‘Grateful for the Path’: Xavier Johnson Ready To Cherish One Final Game as a Buckeye

In Xavier Johnson’s career at Ohio State, the Buckeyes have leaned on the sixth-year in a number of ways.

Whether that be at running back, wide receiver or special teams, Johnson has answered the bell when his name is called.

So when contemplating where he may play against No. 9 Missouri in the Cotton Bowl on Dec. 29, in what will be his final game as a Buckeye, Johnson said all he wants to do is “help the team win” at whatever position he is playing.

“Whatever I got to do to help the team win, go beat Missouri, be 1-0 in the bowl season. That’s where I’ll be,” Johnson said. “I’ll be full heartedly there. It could be kicker. I’ll go out there and try to kick, I can’t even kick, but wherever coach (Ryan) Day says, ‘We need you, Xavier.’ That’s where I’ll put my foot. Maybe the 10-yard line. I think punter would be better. I can place some punts.”

Johnson arrived at Ohio State as a walk-on in 2018. He turned down several scholarship offers to remain with the in-state Buckeyes as a native of Cincinnati.

Johnson has played in 54 games across his Buckeyes career. He’s seen the highest of highs and the College Football Playoff, and he’s been part of the lowest of lows across the past six seasons.

Johnson said “it means a lot” to wear the scarlet and gray uniform one more time in the Cotton Bowl.

“For me to know, having the foresight going in, that it’s the last step in the journey for me at Ohio State, I think it’s going to be a very, very pensive leading up to it and throughout it,” Johnson said. “I want to appreciate it the best I can, and I think that appreciating it and the work that I’m putting into it and everybody that’s come before me, everybody who’s poured into me, it looks like I’m giving my best on that day so that’s what I’m going to do.”

For most players and even in the cases of a walk-on, the thought of transfering to find greater opportunity crosses their minds.

In the case of Johnson, that may be especially true as he’s seen the rise of the transfer portal era and the one-time transfer clause.

For Johnson, the thought of transfering out of Ohio State and finding a new place to play did come up.

“If I’m being completely honest, yes, those questions crossed my mind,” Johnson said. “But then I just go back to everything I’ve learned and just the road that the Lord has taken me on. In this journey, though it hasn’t been exactly what I would I guess script it, Xavier Johnson the 18 year old, I think it’s been beautiful in its own way and its own right. And I wouldn’t change it for the world because of everything I’ve been through.”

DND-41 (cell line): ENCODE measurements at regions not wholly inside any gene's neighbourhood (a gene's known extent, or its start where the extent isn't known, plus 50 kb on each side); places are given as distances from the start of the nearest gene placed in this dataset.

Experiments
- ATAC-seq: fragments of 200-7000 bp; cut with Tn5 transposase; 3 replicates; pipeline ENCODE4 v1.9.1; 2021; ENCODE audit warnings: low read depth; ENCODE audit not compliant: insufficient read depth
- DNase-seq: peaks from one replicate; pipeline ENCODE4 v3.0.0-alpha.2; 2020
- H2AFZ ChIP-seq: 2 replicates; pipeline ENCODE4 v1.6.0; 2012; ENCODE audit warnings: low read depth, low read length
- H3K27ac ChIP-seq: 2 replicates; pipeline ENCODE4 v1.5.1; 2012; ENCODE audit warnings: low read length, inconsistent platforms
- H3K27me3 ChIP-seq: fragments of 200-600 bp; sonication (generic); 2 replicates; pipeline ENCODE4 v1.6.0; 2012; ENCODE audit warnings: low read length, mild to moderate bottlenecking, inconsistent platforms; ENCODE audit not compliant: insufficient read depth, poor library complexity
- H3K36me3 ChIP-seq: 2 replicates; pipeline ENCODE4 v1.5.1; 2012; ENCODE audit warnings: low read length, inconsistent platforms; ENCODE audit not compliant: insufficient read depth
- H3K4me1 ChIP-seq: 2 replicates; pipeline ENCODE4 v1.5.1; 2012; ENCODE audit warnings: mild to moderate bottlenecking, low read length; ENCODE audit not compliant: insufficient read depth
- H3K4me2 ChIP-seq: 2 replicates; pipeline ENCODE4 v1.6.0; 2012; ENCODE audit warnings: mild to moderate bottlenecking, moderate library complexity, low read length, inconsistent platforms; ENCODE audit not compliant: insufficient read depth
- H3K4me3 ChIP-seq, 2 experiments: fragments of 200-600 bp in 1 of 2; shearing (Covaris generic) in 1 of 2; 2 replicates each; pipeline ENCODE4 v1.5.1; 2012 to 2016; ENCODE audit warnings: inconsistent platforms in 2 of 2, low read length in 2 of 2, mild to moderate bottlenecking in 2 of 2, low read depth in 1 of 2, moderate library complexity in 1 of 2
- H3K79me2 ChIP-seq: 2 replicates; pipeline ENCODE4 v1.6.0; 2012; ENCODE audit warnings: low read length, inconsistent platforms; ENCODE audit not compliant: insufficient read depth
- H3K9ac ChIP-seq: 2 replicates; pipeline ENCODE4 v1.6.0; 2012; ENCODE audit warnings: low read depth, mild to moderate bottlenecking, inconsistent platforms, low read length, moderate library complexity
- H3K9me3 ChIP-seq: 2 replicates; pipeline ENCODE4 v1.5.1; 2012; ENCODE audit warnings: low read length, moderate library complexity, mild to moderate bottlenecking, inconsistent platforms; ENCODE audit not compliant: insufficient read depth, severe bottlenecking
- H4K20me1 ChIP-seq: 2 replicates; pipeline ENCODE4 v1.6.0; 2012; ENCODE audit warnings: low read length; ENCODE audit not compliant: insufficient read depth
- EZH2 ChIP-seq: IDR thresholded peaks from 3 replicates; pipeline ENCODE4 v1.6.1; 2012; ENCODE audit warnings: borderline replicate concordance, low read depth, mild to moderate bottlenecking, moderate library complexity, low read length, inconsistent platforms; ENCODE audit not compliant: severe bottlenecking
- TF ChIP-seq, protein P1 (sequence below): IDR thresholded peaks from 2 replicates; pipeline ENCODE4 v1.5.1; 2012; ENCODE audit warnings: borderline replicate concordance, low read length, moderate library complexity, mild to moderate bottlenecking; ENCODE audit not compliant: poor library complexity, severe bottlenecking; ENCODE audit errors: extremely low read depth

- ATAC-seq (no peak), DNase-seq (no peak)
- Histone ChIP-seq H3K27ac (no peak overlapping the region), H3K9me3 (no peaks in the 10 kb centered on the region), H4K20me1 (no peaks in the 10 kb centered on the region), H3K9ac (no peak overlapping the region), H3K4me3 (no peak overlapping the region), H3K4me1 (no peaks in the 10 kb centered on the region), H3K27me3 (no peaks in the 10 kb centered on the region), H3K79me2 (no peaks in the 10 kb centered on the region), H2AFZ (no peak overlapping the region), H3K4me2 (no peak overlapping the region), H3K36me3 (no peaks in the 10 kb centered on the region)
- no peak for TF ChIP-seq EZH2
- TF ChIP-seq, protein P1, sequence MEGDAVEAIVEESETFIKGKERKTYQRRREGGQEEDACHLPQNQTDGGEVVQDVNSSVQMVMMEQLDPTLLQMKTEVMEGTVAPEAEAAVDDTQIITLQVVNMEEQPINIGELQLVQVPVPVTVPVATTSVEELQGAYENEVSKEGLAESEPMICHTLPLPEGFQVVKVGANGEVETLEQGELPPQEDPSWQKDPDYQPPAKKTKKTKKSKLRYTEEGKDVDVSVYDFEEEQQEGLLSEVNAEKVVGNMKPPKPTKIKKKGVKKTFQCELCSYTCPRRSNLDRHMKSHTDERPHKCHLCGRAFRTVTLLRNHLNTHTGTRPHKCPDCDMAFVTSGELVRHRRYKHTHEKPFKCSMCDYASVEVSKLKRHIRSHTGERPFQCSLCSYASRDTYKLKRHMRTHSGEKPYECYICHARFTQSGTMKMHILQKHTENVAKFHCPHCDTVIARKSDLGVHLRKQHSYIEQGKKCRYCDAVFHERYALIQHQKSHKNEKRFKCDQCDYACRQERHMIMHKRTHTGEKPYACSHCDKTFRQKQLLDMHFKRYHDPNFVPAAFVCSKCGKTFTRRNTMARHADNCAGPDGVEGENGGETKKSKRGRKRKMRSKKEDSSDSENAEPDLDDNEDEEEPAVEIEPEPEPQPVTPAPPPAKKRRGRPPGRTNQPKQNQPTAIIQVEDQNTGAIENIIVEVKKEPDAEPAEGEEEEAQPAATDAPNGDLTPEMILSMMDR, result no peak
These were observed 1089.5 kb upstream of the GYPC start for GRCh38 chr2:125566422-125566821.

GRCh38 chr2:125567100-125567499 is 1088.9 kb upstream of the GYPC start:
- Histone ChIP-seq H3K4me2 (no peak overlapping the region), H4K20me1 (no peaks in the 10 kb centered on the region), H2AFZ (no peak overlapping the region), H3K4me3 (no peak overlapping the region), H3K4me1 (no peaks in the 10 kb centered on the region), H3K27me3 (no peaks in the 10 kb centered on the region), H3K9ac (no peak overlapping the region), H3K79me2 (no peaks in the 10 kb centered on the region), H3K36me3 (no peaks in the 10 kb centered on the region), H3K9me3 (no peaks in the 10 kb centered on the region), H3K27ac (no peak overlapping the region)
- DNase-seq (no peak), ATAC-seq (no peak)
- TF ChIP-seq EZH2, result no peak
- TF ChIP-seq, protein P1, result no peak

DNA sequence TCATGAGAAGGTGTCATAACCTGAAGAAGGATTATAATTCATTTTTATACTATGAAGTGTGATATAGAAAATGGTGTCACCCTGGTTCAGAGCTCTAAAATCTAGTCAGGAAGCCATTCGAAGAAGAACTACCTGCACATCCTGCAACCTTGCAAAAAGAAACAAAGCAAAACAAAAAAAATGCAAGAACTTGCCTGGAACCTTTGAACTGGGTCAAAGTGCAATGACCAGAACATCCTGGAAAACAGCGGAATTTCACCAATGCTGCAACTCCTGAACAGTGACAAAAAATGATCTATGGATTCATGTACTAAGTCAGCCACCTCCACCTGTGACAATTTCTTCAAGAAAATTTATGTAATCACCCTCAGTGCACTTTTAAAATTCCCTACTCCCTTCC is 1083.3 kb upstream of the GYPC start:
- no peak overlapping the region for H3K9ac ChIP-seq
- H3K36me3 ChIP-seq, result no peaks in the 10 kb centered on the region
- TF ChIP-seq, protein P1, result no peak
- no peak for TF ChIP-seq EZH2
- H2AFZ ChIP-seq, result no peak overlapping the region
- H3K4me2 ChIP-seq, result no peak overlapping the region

And after almost six years at Ohio State, Johnson has taken many lessons learned from coaches, mentors and teammates.

“I’ve gained a lot of I guess perseverance or gained a lot of like headstrongness and resilience in everything throughout the process,” Johnson said. “And I think that if I was to leave that might not have been the case. And so, I’m very grateful for the path that the Lord took me on. It’s only a path that he could write so he’s going to get all the glory for it. And so at the end of the day, I think I’m going to look up five, 10 years later and be a better man, a better father, a better husband, a better son, a better man of God, all that just because of the path that the Lord has led me on. So, to say that I would have chose a different route, I can’t say that. And sometimes it’s like, ‘Dang, I wish I would have had, I would have done X, I would have done Y, I would have done Z.’ But the choice that I chose led me to be the man I am today, so I wouldn’t exchange that for the world.”

Johnson has filled roles asked of him by more than a half-dozen Buckeyes coaches, playing skill positions on offense and returning kicks and punts — even totaling 14 tackles and appearing at cornerback.

Perhaps one of Johnson’s greatest moments as a Buckeye includes his 24-yard touchdown to give then-No. 2 Ohio State a 14-10 lead over Notre Dame in a top-five matchup in the season-opener in 2022.

And among Johnson’s losses include three to Michigan from 2021-23. The most recent defeat by the Wolverines stings, and Johnson said leading “a group of guys who is willing, and not only willing, but matured enough” to put the past behind them has been rewarding.

“I think it’s hard because like I said we put a lot of work into it,” Johnson said. “A year worth of work goes into that and coming up short in something like that it’s something that has so much emotion also invested into it. It gets hard. But I think the mature group, the group that we have in the locker room, can come back from that and I guess persist or persevere through it and have something to show for it at the end of the year, and that’s what’s important.”

Prior to the start of this season, Johnson received the block ‘O’ jersey in honor of Bill Willis, and he was named one of Ohio State’s three captains in addition to linebacker Tommy Eichenberg and tight end Cade Stover.

It was an honor given to a player who’s outlasted the adversity that’s challenged him over six years at Ohio State, who’s outlasted the thought of leaving his home state team and who’s outlasted the desire to give up.

And on Dec. 29, Johnson will have one last opportunity to create a moment that will last forever in the minds of Buckeyes fans.

“I don’t know if I would be in the position I am and have the versatility I have today if it wasn’t for the trials and tribulations that it looked like back then,” Johnson said. “So I’m extremely excited to have gone on with Ohio State. I’m extremely excited to have my name be captain and have my name etched in history that way. My name will be attached to Ohio State and I pray that it’s in a good light.”

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